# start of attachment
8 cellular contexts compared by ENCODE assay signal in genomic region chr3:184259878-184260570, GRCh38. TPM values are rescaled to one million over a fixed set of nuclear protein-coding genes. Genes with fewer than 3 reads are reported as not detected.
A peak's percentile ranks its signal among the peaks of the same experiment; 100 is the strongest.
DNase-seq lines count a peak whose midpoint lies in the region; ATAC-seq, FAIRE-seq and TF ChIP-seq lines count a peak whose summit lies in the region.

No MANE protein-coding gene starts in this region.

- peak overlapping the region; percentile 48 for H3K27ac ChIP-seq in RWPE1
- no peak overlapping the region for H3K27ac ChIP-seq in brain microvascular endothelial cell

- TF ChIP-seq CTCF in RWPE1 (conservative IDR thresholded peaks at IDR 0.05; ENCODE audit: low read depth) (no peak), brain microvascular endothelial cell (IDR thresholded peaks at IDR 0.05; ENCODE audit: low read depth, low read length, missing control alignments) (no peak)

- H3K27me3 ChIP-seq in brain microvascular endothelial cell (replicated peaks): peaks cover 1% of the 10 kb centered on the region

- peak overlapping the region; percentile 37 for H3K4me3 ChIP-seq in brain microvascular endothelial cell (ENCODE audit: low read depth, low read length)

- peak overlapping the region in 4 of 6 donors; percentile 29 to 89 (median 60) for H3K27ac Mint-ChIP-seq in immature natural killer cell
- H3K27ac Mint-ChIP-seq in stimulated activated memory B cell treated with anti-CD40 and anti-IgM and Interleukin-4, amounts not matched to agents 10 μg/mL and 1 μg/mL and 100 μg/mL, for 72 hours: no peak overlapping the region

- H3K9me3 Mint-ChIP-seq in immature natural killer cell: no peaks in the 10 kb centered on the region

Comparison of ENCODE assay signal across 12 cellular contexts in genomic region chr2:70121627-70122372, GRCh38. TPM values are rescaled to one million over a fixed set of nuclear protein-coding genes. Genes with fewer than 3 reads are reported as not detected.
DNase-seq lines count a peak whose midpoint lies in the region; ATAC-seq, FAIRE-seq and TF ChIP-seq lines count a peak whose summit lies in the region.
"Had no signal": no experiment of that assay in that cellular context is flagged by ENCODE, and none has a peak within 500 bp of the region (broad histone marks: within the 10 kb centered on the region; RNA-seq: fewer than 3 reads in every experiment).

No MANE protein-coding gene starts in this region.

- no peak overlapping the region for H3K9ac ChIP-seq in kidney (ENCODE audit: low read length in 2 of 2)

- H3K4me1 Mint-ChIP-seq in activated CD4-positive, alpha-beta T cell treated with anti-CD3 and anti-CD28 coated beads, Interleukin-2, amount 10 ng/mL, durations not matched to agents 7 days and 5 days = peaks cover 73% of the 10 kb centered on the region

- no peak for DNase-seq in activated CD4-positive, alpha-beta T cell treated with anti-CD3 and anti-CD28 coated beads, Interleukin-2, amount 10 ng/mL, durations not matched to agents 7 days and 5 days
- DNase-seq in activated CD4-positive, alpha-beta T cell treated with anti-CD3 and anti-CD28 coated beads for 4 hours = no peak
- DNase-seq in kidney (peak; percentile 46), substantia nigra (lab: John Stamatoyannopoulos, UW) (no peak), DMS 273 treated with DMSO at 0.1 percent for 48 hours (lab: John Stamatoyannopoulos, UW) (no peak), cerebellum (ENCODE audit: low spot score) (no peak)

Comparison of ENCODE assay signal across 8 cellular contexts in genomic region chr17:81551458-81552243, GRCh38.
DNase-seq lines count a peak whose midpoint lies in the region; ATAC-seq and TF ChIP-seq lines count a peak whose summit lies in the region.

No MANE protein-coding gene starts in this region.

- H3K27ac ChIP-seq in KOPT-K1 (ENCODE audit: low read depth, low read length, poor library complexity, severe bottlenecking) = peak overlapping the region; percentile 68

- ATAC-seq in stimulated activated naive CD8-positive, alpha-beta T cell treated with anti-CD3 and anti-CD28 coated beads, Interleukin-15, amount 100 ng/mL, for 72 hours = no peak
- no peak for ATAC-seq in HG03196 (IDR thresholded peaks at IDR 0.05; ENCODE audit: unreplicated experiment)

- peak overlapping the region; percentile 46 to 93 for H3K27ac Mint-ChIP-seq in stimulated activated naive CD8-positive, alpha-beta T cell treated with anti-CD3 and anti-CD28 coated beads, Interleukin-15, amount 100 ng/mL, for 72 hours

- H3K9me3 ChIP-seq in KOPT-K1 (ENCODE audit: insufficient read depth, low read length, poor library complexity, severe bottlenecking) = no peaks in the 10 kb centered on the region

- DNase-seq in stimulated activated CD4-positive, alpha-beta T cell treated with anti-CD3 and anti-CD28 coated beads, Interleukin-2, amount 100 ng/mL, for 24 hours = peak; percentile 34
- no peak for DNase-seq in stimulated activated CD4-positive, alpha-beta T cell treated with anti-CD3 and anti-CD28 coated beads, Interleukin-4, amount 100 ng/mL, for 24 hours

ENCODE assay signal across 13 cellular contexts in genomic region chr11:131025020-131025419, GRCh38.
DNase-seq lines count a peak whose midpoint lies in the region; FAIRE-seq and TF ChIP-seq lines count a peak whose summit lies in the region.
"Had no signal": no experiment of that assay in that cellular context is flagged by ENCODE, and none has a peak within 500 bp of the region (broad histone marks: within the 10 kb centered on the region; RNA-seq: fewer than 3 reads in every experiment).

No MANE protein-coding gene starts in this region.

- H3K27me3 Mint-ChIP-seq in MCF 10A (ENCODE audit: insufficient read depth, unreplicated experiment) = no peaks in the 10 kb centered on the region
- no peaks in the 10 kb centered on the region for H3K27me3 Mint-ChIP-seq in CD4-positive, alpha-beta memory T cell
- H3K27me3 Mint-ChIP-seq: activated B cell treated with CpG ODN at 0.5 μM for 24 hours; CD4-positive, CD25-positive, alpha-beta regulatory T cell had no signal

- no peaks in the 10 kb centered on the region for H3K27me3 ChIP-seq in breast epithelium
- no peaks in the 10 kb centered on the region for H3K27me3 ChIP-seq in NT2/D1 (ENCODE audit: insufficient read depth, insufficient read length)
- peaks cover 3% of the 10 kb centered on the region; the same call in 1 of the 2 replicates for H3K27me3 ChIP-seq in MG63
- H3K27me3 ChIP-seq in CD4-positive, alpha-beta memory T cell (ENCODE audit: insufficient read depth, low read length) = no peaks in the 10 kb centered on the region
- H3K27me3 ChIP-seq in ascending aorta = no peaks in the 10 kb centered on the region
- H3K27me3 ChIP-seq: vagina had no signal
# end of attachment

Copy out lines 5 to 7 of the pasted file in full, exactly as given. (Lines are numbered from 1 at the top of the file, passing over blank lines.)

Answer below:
- peak overlapping the region; percentile 48 for H3K27ac ChIP-seq in RWPE1
- no peak overlapping the region for H3K27ac ChIP-seq in brain microvascular endothelial cell

- TF ChIP-seq CTCF in RWPE1 (conservative IDR thresholded peaks at IDR 0.05; ENCODE audit: low read depth) (no peak), brain microvascular endothelial cell (IDR thresholded peaks at IDR 0.05; ENCODE audit: low read depth, low read length, missing control alignments) (no peak)